|© UNICEF Pakistan/2005/Marroquin|
|The Netherlands’s Development Minister, Agnes van Ardenne, talks to a group of boys displaced by the earthquake during her visit to the Hassa relief camp in Pakistan’s North West Frontier Province.|
By Javier Marroquin
MANSEHRA, Pakistan, 12 December, 2005 – The Netherlands's Development Minister, Agnes van Ardenne, has pledged a further €30 million to the large-scale rebuilding of the education sector in earthquake-devastated parts of Pakistan.
During a recent visit in the North West Frontier Province, the Minister toured the town of Balakot – which was severely damaged by the 8 October disaster – as well as the Hassa tented camp to witness first hand the extent of the devastation.
Prior to the earthquake the town of Balakot counted a population of 25,000 people. Today, not much remains. It was in Balakot that Ms. van Ardenne spoke to 25-year-old Gulsham, a mother of three now living in a ramshackle shelter. Gulsham described how she lost her house and all her possessions in the disaster. She also nearly lost her husband, who is still in the field hospital, recovering from injuries caused by falling debris.
Re-establishing education in a tented camp
At the Hassa relief camp, which presently houses 2,000 displaced people, Ms. van Ardenne was briefed about camp issues by the Pakistani military officer in charge, Major Azmat. She learned about the ongoing relief effort carried out by aid agencies, the Pakistani Army and by the earthquake survivors themselves. “My Government has committed €30 million for the purpose of rebuilding education in the affected areas of Pakistan,” said the Minister. “I offer encouragement to you to restart your lives again and make a strong effort to get back to normality.”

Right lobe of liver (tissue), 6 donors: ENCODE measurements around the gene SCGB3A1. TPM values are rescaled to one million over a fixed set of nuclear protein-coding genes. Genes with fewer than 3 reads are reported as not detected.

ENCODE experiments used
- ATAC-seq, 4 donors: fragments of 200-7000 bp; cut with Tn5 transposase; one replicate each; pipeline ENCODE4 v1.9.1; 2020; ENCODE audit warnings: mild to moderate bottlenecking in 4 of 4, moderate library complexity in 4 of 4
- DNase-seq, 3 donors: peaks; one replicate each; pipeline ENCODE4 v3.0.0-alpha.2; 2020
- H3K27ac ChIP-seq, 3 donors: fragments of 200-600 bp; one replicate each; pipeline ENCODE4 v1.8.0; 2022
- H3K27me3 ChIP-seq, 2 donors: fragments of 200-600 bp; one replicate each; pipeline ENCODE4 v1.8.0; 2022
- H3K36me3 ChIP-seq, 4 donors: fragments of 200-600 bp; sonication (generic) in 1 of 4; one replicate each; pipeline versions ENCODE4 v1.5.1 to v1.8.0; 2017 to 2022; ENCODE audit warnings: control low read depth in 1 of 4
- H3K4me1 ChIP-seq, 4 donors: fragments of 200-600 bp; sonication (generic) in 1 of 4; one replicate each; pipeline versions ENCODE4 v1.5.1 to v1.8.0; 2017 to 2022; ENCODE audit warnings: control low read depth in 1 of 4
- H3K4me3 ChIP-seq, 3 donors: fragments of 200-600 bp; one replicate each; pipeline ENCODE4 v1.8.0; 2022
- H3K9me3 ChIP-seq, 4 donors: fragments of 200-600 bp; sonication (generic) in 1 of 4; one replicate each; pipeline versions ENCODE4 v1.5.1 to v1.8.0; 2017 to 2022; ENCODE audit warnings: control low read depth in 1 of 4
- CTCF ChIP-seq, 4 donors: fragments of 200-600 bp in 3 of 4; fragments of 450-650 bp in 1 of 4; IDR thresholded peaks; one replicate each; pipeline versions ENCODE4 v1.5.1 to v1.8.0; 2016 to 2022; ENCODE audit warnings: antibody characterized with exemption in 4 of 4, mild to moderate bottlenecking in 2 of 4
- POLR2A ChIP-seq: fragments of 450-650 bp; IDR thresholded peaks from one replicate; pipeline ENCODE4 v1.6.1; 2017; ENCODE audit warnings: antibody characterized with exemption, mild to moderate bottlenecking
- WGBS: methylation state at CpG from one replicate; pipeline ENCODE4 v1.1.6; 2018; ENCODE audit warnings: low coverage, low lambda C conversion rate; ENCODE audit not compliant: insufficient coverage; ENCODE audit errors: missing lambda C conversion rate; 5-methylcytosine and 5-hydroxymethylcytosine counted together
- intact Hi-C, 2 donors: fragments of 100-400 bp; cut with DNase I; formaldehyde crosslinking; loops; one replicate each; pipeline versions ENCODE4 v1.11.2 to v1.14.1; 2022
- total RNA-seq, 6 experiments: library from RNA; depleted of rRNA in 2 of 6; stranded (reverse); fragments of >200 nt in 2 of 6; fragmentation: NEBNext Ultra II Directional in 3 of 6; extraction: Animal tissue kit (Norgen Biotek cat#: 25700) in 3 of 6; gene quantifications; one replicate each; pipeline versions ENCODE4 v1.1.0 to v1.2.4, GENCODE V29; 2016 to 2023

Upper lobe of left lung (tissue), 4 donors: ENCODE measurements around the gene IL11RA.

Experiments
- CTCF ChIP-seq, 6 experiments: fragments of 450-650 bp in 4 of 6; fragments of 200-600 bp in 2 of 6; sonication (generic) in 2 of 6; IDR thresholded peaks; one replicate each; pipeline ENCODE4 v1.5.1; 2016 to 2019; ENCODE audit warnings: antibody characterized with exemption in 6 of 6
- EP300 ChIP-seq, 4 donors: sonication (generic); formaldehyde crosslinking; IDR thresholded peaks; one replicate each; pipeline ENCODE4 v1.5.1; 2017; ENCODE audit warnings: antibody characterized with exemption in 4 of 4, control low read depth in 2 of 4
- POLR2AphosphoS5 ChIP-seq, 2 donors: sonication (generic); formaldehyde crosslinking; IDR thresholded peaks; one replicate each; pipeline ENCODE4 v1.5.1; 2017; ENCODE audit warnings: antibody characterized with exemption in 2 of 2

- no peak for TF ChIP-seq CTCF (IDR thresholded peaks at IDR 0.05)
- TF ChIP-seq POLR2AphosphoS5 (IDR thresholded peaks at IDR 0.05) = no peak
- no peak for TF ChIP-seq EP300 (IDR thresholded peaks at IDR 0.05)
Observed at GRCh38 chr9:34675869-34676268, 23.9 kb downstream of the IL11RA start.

While visiting the tented camp’s education facilities, the Minister talked to teacher Sabina Kowal and asked her about available learning material and school books. She also spoke to students like Saniza and Nighat, both 8 years old, about their problems and their expectations. “The biggest problem is we don’t have enough books for everybody,” one of the girls said. “Sometimes we share them among three or four students.” When the Minister asked the girls what they wanted to do in the future, they answered: “We would like to be doctors – if we can continue studying.”
Towards the end of her visit Ms. van Ardenne thanked the teachers working in the camp. She used that opportunity to stress the need for girls to attend schools as a vital way to improve their chances in life.
In the days immediately following the disaster UNICEF received €10 million for emergency education measures.
South Asia Earthquake
‘Child-friendly spaces’ help young survivors [with video]
Girls’ education in the quake zone [with video]
In the earthquake zone, one year later [with video]
‘Eye See’ photo project for young quake survivors [with video]